Discussion topic Academic Honesty of CJ Students and Detective Moral Integrity. You will have two choices of topics to research and read about. Select one and repone accordingly Academic Honesty o

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Academic Honesty of CJ Students and Detective Moral Integrity.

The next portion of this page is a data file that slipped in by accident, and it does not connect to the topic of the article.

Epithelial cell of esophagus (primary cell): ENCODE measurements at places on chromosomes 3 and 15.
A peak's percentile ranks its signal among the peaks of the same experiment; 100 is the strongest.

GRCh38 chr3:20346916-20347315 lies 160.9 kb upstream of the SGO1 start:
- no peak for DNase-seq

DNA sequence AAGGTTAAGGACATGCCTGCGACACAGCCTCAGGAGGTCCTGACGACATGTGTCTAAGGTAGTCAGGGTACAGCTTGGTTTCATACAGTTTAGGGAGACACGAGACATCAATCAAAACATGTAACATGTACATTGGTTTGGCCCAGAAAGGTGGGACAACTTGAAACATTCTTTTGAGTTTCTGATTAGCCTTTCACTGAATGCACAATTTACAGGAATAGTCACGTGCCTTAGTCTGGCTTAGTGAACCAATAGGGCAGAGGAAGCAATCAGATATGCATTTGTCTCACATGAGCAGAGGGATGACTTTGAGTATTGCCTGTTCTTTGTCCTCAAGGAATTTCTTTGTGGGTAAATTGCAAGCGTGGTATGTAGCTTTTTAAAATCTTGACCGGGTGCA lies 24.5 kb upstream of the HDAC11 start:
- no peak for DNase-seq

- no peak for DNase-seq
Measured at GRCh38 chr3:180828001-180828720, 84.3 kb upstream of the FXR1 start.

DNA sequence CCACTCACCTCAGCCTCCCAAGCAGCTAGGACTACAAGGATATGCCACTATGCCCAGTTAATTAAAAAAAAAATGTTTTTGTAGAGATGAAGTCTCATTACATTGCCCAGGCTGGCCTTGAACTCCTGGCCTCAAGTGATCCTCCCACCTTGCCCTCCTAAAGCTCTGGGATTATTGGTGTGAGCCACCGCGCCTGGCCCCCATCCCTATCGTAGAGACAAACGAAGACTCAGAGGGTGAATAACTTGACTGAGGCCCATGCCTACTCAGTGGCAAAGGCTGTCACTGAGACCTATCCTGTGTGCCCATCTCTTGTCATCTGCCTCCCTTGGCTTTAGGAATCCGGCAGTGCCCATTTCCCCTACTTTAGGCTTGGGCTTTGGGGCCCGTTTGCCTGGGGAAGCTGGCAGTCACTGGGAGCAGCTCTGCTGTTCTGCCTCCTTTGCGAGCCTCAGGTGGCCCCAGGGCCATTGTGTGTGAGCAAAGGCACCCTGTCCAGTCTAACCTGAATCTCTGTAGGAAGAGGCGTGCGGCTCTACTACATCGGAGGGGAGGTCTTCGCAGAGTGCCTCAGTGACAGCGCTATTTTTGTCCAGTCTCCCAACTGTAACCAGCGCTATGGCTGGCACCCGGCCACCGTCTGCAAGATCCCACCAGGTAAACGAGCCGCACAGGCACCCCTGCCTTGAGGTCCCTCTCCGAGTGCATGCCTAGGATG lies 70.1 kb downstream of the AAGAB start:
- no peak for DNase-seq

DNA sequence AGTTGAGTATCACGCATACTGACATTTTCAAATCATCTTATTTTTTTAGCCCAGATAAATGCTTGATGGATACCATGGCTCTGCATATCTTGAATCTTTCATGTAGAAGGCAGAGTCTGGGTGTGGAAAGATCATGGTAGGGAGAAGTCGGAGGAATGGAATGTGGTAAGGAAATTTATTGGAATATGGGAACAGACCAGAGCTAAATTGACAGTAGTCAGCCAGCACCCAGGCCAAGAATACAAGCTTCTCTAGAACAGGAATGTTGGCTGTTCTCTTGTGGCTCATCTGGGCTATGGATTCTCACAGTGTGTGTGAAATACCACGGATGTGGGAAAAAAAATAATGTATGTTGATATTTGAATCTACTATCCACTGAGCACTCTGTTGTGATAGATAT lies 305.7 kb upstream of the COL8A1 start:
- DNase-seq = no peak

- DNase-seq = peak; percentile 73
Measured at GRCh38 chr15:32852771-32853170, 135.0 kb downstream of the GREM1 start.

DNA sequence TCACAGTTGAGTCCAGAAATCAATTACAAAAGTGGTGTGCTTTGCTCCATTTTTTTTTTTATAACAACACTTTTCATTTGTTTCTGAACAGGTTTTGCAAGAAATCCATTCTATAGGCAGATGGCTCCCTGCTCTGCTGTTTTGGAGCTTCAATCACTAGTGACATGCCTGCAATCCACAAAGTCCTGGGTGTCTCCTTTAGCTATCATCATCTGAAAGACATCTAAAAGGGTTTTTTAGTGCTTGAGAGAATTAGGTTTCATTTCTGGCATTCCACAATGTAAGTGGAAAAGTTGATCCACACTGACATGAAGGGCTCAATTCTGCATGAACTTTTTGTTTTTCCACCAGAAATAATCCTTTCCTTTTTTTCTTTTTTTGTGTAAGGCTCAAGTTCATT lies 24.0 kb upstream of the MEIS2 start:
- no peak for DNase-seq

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Discussion topic Academic Honesty of CJ Students and Detective Moral Integrity. You will have two choices of topics to research and read about. Select one and repone accordingly Academic Honesty o